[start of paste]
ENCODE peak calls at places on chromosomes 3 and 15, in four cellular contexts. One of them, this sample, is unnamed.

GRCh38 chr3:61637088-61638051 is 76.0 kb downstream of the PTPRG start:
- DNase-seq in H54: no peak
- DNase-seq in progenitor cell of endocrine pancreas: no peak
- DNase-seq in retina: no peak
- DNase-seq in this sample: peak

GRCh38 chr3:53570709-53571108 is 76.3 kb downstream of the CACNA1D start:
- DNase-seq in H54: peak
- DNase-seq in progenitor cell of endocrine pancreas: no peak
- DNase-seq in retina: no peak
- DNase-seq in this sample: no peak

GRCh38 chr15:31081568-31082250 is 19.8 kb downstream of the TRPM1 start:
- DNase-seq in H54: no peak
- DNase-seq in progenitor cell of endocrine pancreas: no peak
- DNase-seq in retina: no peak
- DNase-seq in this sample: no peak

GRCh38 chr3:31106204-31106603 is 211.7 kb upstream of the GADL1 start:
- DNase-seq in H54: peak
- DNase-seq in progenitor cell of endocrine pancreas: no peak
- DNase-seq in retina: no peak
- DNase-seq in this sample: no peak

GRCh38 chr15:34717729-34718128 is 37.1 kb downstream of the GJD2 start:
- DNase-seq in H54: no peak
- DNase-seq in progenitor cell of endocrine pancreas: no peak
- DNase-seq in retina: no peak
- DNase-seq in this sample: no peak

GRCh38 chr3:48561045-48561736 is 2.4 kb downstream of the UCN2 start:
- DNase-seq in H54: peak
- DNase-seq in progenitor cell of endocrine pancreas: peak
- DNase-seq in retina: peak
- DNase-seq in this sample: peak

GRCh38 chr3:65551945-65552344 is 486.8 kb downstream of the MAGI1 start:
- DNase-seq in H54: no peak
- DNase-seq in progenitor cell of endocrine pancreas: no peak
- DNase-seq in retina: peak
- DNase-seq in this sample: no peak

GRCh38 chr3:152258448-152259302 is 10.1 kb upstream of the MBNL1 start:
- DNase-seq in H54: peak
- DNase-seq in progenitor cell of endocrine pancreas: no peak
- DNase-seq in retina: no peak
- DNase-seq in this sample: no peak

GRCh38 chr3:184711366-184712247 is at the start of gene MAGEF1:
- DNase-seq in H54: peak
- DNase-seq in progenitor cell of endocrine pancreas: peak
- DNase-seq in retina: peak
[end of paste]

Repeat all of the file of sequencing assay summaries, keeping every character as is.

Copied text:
ENCODE peak calls at places on chromosomes 3 and 15, in four cellular contexts. One of them, this sample, is unnamed.

GRCh38 chr3:61637088-61638051 is 76.0 kb downstream of the PTPRG start:
- DNase-seq in H54: no peak
- DNase-seq in progenitor cell of endocrine pancreas: no peak
- DNase-seq in retina: no peak
- DNase-seq in this sample: peak

GRCh38 chr3:53570709-53571108 is 76.3 kb downstream of the CACNA1D start:
- DNase-seq in H54: peak
- DNase-seq in progenitor cell of endocrine pancreas: no peak
- DNase-seq in retina: no peak
- DNase-seq in this sample: no peak

GRCh38 chr15:31081568-31082250 is 19.8 kb downstream of the TRPM1 start:
- DNase-seq in H54: no peak
- DNase-seq in progenitor cell of endocrine pancreas: no peak
- DNase-seq in retina: no peak
- DNase-seq in this sample: no peak

GRCh38 chr3:31106204-31106603 is 211.7 kb upstream of the GADL1 start:
- DNase-seq in H54: peak
- DNase-seq in progenitor cell of endocrine pancreas: no peak
- DNase-seq in retina: no peak
- DNase-seq in this sample: no peak

GRCh38 chr15:34717729-34718128 is 37.1 kb downstream of the GJD2 start:
- DNase-seq in H54: no peak
- DNase-seq in progenitor cell of endocrine pancreas: no peak
- DNase-seq in retina: no peak
- DNase-seq in this sample: no peak

GRCh38 chr3:48561045-48561736 is 2.4 kb downstream of the UCN2 start:
- DNase-seq in H54: peak
- DNase-seq in progenitor cell of endocrine pancreas: peak
- DNase-seq in retina: peak
- DNase-seq in this sample: peak

GRCh38 chr3:65551945-65552344 is 486.8 kb downstream of the MAGI1 start:
- DNase-seq in H54: no peak
- DNase-seq in progenitor cell of endocrine pancreas: no peak
- DNase-seq in retina: peak
- DNase-seq in this sample: no peak

GRCh38 chr3:152258448-152259302 is 10.1 kb upstream of the MBNL1 start:
- DNase-seq in H54: peak
- DNase-seq in progenitor cell of endocrine pancreas: no peak
- DNase-seq in retina: no peak
- DNase-seq in this sample: no peak

GRCh38 chr3:184711366-184712247 is at the start of gene MAGEF1:
- DNase-seq in H54: peak
- DNase-seq in progenitor cell of endocrine pancreas: peak
- DNase-seq in retina: peak